Cyril Ghosh, assistant professor of government and politics at Wagner since 2012, published his first book last year, The Politics of the American Dream: Democratic Inclusion in Contemporary American Culture (Palgrave Macmillan). It was named one of the best political science books of 2013 by Huffington Post columnist Heath Brown.
Q You write, “Democratic societies can only thrive when people of diverse identities can feel equally free and included in them.” What are some factors in your personal experience and in your studies that led you to that conclusion?
A I grew up in a Catholic household in a pretty secular India. When I was in high school, Hindu nationalists came into the national spotlight as a political entity in India. And, for the first time, I felt that I lived in a Hindu country with a Hindu majority and that Christians, like Muslims, were second-class Indians.
I have since thought about this subject more systematically. The sentence you quote is the result of a lot of thinking and reading and studying that reconfirmed the ideas I have had since my teenage years: no polity can legitimately call itself a democracy unless it makes a serious effort to accommodate and include the various communities of people, often marked by their “difference,” that live within its boundaries.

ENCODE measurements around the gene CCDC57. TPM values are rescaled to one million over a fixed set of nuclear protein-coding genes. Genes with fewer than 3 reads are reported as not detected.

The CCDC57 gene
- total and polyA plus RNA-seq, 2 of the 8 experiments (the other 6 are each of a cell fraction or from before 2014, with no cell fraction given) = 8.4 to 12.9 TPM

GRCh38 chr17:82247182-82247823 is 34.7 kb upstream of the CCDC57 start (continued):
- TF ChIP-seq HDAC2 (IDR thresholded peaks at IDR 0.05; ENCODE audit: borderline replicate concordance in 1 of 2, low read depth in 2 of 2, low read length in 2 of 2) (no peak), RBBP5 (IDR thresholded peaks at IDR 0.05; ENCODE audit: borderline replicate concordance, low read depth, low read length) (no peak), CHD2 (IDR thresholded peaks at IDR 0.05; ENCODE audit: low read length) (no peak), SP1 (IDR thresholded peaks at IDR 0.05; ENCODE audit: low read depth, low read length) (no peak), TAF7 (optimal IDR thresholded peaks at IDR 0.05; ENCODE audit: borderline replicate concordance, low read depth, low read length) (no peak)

Q Why did you focus on the American Dream concept?
A It’s not the American Dream part that is the most interesting thing to me; it just happens to be the trope that binds people together. The question that really interests me is: How do you preserve unity or cohesion in multicultural polities? How do you manage difference? How do you maintain some kind of lubrication in a plural society? In so many places in the world, people are fighting each other within countries, because they feel like they don’t belong to the same polity. In the US, we usually don’t do that kind of thing. Because we’re doing something right; or, at least, we’re doing something different.
Q How did your understanding of the term “American Dream” change through writing this book?
A I know less about it now than when it was just an inchoate idea for me; now I know too many different things about the concept. When I first started, I behaved as if the meaning of the term was self-evident and the same for all people. I have since learned that there are at least two iterations of the term. It used to be the post-war idea of this middle-class boom, two cars in every garage, a chicken in every pot. Then something changed in the 60s, with the 1963 March on Washington, the “I Have a Dream” speech. The idea of social and racial justice is also a central part of the dream of equality since then. And then there are other things: What the American Dream means for immigrants, for undocumented workers, for people just trying to make a living. It’s changed in so many ways. It’s become much more complicated than this idea of, oh, you can make it big.
Q Not the Horatio Alger myth anymore?
A Yeah … I’m a big fan, by the way. Ragged Dick, for example, is a great book. I recommend it.